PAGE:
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Confessions of a one-track mind

I'm trying to think of something to write about tonight, and all I can think of is Alfonso Soriano. The Nats win tonight, and all I can think of is Alfonso Soriano, despite the fact that his name appears nowhere in the Nats.com gamer. Alfonso Soriano has been everywhere of late---at the plate, on the field, in trade talks, and on my mind.

As great as he has been thus far, it's getting a little repetitive. It's time to douse a bit of "Margaret Thatcher on a cold day" on all this Soriano-related stuff.

So I'm going to spend a post on a direct contrast to Soriano's '06 greatness, and that's Daryle Ward---specifically, his 2003 season.

Why?

Well, truthfully, I'm out of good ideas, and the "Stan the Plan" series I started a couple weeks ago consume more time than I've been able to allot of late; chalk it up to a "blogging rut," if you wish. Also, Ward's presence on a major league roster (and not just anyone's, but the Nats' roster) is a testament to second chances---and, perhaps, it is apropos, given the second chance of sorts this franchise has received.

If we should all be so lucky.

In 2003, Ward hit .183. That was his batting average. I state this explicitly, because it is hardly distinguishable from his slugging average, which was .193. How is that possible? You tell me. How can a guy who is (listed at) 6'2" and 230 pounds produce one extra-base hit, a lone two-bagger, in 109 at-bats? Talk about a wretched cold streak.

* * * *

Ward's lone season with the Los Angeles Dodgers started innocently enough. On April 1, in his team's second game, Ward pinch-hit and remained in the game at first base. He went 0-for-1 with a walk, a strikeout, and a run scored. That game served as one of the highlights of Ward's campaign. He collected his next hit on April 13---two actually, along with two runs batted in. (Okay, that was the singular highlight of his season.) For April, he hit .216/.256/.216 and actually tossed in a three-game hitting streak from April 25-27.

He also had hits on April 17 and 19; May 1, 10, 11, and 24; June 17 (two), 21 (two again!), and 22; and July 2 and 18. And that was it; those were all twenty of his hits. He lasted on the roster until late July.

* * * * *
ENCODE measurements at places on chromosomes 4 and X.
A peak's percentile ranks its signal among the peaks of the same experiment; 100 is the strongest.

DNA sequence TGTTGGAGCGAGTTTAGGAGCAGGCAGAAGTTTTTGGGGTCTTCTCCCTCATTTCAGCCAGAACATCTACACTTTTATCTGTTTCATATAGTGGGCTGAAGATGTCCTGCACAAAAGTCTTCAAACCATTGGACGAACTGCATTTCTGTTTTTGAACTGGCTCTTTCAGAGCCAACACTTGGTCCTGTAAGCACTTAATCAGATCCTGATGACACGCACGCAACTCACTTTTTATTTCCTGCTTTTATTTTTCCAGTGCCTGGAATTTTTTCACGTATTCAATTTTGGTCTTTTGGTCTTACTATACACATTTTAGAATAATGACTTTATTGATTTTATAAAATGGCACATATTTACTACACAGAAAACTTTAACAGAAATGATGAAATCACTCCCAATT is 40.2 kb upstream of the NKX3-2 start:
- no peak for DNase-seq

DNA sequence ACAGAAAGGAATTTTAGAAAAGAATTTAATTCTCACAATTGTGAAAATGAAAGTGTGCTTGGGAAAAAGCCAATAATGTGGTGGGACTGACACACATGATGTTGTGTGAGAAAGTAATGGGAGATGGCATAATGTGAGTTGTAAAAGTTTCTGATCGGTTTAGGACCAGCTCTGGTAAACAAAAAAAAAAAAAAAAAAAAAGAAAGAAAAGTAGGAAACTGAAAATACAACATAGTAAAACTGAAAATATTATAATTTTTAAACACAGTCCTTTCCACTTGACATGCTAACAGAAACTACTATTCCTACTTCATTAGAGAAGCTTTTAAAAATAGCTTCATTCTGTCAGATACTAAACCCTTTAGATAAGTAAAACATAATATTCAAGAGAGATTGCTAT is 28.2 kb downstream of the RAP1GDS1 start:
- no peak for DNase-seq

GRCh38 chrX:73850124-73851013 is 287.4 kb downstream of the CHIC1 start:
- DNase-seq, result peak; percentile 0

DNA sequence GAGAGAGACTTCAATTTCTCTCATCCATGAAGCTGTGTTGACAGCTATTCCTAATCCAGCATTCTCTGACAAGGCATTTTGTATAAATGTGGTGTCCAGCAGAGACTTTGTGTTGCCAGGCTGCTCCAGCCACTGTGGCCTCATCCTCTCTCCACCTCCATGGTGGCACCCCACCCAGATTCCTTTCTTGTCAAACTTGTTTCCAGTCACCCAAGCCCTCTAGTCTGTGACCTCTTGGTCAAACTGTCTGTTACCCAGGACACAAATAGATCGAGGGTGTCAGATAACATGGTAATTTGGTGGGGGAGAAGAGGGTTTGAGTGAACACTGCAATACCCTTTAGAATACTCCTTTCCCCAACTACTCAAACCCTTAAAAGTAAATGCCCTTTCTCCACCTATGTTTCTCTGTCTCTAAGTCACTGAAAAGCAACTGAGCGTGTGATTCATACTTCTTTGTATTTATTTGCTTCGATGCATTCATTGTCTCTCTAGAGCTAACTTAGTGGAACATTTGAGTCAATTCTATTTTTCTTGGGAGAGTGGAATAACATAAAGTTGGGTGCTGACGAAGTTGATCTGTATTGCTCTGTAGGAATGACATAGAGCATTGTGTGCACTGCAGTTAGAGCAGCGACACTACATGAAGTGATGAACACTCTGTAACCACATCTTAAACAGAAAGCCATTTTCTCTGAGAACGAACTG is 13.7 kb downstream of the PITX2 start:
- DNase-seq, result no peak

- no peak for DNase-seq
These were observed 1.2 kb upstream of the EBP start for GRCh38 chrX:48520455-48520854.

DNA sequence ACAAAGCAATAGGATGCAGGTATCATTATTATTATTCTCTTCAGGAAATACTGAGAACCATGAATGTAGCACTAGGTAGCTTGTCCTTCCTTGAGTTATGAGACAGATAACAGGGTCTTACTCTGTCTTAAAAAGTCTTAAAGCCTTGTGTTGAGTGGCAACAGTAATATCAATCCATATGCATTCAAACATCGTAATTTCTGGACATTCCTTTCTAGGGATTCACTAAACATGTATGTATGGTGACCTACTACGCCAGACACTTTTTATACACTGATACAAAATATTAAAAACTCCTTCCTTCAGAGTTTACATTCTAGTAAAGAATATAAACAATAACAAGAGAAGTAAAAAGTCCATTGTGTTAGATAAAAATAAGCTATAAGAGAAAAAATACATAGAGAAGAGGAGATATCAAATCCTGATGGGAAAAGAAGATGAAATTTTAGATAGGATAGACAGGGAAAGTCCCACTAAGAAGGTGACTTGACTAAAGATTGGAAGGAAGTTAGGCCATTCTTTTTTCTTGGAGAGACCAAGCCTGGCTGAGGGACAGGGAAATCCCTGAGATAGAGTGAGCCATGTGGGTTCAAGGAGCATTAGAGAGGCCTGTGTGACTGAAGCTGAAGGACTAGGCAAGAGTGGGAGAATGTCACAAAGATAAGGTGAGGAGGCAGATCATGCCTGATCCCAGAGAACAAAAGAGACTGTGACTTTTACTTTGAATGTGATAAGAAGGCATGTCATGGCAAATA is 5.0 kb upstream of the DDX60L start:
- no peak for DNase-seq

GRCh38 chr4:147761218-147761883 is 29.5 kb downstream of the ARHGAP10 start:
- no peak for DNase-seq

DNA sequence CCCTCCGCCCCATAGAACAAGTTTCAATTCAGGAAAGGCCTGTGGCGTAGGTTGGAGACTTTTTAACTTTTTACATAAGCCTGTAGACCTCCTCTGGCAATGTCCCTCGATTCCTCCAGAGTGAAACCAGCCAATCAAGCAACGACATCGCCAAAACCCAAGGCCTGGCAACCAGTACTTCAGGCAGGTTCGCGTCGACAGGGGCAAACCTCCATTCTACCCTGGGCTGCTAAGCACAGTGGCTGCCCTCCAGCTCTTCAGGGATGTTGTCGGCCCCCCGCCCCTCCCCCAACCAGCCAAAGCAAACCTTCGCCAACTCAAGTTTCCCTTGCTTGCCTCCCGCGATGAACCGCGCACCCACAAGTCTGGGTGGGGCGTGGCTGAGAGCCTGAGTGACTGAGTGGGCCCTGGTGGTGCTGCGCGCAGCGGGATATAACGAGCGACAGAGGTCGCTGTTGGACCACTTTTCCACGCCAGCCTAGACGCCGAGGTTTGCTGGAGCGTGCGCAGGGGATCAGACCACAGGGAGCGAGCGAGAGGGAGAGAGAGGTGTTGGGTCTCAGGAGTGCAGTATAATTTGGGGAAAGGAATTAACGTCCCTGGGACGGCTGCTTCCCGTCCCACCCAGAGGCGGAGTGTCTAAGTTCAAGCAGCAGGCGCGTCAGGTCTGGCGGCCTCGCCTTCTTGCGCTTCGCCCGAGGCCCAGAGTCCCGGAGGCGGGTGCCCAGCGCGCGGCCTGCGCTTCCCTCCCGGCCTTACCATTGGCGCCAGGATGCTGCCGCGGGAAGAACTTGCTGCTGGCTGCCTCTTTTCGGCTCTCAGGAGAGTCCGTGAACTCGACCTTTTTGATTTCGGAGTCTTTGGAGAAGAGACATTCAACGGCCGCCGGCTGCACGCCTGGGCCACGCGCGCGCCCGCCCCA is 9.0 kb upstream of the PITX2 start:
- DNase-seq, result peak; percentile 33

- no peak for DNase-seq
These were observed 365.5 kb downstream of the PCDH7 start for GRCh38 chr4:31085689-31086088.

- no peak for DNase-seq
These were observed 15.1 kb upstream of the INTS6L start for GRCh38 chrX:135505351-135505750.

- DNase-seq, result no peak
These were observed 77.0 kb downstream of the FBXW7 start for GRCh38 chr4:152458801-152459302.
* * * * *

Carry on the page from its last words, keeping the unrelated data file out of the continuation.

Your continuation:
Not surprisingly, Ward produced not one split stat that season he'd feel comfortable repeating in public---except perhaps his batting average in the clean-up spot, which was a perfect 1.000. In one at-bat.

* * * *

Here's my favorite factoid about Ward's 2003 season: By Bill James' RC/27 measure ("runs created per twenty-seven outs"), which estimates how many runs a lineup of nine of the same individual would score in a game, a lineup of nine 2003 Daryle Wards would have scored 1.15 runs per game. By comparison, a team of nine 2005 Cristian Guzmans would have scored more than twice that figure per game. Chew on that one.

And yet, Ward received another shot the following season, albeit with the disaster zone that is the Pittsburgh franchise. Ward comported himself rather well, though, fitting the profile that he had established prior to 2003 (a low-average, second-rate power threat), and revived his career. He duplicated the performance with the Pirates in '05, though not as well, and landed this season with the Nats.

Thus far, Ward has been just fine in his limited opportunities, mainly doing what the team asks of him (.525 slugging percentage in 43 at-bats). I imagine he would not have received his second chance in 2004, or what is something of a third chance this season (he signed a minor league deal with the Nats and was one of the last players to make the team out of spring training), without the help of his big league lineage; his father, Gary Ward, was an outfielder of some note in the 1980s, twice making the American League all-star team. But that's fine---if you've been named it, you might as well claim it, right?

And, if you've had a year like Daryle Ward had in 2003, you had better use every advantage you can to make people forget it, including the family name.